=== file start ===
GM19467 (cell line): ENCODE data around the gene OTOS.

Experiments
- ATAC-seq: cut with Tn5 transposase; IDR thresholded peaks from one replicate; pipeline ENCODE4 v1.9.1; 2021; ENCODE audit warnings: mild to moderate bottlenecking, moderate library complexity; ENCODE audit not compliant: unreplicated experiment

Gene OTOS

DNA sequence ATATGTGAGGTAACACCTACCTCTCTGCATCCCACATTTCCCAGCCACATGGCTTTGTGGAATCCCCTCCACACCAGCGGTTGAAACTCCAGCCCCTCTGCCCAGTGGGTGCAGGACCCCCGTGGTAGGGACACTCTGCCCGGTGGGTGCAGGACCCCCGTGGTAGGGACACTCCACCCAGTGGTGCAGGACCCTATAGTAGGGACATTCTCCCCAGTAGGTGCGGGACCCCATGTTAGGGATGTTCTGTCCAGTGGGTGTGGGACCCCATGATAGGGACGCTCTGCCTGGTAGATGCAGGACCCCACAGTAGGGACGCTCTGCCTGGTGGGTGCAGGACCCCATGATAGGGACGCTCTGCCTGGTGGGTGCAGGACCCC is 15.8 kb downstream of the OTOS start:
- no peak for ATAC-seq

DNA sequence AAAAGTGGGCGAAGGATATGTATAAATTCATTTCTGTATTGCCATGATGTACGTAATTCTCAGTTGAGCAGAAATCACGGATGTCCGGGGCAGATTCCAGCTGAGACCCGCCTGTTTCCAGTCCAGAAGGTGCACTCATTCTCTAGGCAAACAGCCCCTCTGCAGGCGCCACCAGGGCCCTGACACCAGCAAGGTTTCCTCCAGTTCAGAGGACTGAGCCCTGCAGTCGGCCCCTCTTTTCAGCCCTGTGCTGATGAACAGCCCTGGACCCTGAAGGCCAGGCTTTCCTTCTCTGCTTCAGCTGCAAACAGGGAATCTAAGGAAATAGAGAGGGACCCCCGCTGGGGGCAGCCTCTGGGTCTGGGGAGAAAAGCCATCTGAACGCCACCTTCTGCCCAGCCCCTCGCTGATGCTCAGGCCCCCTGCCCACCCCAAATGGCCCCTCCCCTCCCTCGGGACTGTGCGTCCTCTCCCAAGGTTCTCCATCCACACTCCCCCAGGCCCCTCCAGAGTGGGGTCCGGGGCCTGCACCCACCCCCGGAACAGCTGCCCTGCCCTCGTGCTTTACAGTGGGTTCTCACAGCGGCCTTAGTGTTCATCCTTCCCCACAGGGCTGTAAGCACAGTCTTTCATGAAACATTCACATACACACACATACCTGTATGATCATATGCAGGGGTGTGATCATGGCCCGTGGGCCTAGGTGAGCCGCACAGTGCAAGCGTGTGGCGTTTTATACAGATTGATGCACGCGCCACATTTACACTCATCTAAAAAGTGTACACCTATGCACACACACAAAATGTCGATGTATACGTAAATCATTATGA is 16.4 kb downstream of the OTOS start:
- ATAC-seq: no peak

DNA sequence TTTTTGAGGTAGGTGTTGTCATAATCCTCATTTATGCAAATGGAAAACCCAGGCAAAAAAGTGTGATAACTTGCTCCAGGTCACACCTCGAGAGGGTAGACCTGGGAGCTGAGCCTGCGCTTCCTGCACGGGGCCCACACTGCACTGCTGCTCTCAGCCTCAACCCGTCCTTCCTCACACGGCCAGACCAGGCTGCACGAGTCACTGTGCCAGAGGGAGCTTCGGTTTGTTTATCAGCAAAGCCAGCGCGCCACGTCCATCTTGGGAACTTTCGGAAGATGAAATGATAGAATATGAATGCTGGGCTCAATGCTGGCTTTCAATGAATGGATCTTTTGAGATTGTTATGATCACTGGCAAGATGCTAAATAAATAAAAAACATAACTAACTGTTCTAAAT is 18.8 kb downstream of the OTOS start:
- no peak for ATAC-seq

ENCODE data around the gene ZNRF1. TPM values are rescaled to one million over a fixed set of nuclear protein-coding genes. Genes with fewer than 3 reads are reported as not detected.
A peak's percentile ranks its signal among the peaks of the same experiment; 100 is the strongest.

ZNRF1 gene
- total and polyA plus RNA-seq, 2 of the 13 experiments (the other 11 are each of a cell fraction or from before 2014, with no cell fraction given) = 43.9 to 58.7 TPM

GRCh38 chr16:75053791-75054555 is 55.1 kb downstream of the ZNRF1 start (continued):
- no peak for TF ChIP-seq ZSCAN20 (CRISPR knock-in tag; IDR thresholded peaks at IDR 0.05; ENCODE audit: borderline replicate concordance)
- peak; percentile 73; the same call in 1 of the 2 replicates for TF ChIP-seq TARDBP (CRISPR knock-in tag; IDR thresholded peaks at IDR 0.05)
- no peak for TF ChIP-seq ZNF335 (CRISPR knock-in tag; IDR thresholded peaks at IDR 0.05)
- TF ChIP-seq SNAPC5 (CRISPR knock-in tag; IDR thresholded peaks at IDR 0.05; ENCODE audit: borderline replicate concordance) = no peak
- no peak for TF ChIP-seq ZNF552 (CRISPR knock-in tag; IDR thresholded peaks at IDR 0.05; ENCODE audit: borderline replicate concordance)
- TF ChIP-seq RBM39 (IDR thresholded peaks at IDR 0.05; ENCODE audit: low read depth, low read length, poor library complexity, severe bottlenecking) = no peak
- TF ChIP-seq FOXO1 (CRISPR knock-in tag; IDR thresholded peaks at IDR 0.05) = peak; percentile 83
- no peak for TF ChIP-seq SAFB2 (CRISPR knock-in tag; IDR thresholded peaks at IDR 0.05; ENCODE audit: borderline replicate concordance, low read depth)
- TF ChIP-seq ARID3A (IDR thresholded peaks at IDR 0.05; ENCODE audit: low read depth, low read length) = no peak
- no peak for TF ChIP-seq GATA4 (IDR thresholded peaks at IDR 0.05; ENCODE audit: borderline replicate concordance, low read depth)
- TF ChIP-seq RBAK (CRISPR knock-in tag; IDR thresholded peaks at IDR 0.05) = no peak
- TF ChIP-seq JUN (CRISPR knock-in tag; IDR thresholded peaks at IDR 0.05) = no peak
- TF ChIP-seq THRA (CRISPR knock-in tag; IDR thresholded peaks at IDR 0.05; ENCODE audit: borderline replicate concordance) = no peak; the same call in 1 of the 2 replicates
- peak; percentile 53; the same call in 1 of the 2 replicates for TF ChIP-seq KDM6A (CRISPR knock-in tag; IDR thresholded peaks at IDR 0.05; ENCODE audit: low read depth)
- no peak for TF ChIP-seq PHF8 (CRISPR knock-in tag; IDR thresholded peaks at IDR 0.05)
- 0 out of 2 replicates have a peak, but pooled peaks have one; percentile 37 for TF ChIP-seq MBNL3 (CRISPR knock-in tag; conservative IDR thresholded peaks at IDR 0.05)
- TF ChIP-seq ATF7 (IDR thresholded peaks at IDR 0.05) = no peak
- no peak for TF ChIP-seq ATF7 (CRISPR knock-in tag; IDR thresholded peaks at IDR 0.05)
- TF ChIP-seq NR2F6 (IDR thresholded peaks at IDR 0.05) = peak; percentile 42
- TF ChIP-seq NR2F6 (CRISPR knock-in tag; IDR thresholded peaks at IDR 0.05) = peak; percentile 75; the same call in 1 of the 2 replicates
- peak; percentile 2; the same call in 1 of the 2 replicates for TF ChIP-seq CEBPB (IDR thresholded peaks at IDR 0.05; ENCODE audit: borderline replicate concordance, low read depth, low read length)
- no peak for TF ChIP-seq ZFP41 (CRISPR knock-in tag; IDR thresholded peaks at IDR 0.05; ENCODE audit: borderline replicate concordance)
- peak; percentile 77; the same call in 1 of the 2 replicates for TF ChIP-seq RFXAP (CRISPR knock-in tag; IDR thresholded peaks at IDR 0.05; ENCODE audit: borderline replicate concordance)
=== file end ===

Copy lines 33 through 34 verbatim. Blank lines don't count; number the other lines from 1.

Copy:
- no peak for TF ChIP-seq ATF7 (CRISPR knock-in tag; IDR thresholded peaks at IDR 0.05)
- TF ChIP-seq NR2F6 (IDR thresholded peaks at IDR 0.05) = peak; percentile 42